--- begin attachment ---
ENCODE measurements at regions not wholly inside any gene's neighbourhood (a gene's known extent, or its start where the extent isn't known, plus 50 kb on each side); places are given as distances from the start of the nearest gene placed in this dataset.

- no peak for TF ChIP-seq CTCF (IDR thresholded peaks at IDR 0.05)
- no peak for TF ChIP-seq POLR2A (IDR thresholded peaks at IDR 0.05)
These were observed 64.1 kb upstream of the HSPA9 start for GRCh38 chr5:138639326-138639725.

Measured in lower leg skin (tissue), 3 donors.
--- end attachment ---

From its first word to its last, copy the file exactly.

ENCODE measurements at regions not wholly inside any gene's neighbourhood (a gene's known extent, or its start where the extent isn't known, plus 50 kb on each side); places are given as distances from the start of the nearest gene placed in this dataset.

- no peak for TF ChIP-seq CTCF (IDR thresholded peaks at IDR 0.05)
- no peak for TF ChIP-seq POLR2A (IDR thresholded peaks at IDR 0.05)
These were observed 64.1 kb upstream of the HSPA9 start for GRCh38 chr5:138639326-138639725.

Measured in lower leg skin (tissue), 3 donors.